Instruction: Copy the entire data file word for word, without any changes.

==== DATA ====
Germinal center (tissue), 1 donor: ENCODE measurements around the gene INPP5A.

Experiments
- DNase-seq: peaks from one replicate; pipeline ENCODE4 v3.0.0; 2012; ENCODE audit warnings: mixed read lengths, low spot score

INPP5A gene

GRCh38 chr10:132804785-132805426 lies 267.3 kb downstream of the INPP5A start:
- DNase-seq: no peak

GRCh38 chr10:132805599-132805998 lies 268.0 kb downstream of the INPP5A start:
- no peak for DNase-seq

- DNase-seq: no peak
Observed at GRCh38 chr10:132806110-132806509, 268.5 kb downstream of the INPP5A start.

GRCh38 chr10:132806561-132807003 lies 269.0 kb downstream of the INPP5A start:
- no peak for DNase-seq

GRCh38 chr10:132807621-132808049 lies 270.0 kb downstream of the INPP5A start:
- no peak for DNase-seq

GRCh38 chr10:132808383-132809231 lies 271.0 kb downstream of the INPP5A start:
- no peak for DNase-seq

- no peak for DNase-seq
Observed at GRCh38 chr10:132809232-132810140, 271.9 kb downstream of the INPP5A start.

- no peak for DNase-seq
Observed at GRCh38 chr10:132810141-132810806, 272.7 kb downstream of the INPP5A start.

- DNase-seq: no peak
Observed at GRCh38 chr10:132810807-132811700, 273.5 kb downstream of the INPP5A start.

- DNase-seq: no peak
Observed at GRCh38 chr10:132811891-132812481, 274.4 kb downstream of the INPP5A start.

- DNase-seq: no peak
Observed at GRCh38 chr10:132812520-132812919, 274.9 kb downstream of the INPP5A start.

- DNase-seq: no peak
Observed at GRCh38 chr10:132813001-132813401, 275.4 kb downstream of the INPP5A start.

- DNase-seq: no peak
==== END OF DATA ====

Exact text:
Germinal center (tissue), 1 donor: ENCODE measurements around the gene INPP5A.

Experiments
- DNase-seq: peaks from one replicate; pipeline ENCODE4 v3.0.0; 2012; ENCODE audit warnings: mixed read lengths, low spot score

INPP5A gene

GRCh38 chr10:132804785-132805426 lies 267.3 kb downstream of the INPP5A start:
- DNase-seq: no peak

GRCh38 chr10:132805599-132805998 lies 268.0 kb downstream of the INPP5A start:
- no peak for DNase-seq

- DNase-seq: no peak
Observed at GRCh38 chr10:132806110-132806509, 268.5 kb downstream of the INPP5A start.

GRCh38 chr10:132806561-132807003 lies 269.0 kb downstream of the INPP5A start:
- no peak for DNase-seq

GRCh38 chr10:132807621-132808049 lies 270.0 kb downstream of the INPP5A start:
- no peak for DNase-seq

GRCh38 chr10:132808383-132809231 lies 271.0 kb downstream of the INPP5A start:
- no peak for DNase-seq

- no peak for DNase-seq
Observed at GRCh38 chr10:132809232-132810140, 271.9 kb downstream of the INPP5A start.

- no peak for DNase-seq
Observed at GRCh38 chr10:132810141-132810806, 272.7 kb downstream of the INPP5A start.

- DNase-seq: no peak
Observed at GRCh38 chr10:132810807-132811700, 273.5 kb downstream of the INPP5A start.

- DNase-seq: no peak
Observed at GRCh38 chr10:132811891-132812481, 274.4 kb downstream of the INPP5A start.

- DNase-seq: no peak
Observed at GRCh38 chr10:132812520-132812919, 274.9 kb downstream of the INPP5A start.

- DNase-seq: no peak
Observed at GRCh38 chr10:132813001-132813401, 275.4 kb downstream of the INPP5A start.

- DNase-seq: no peak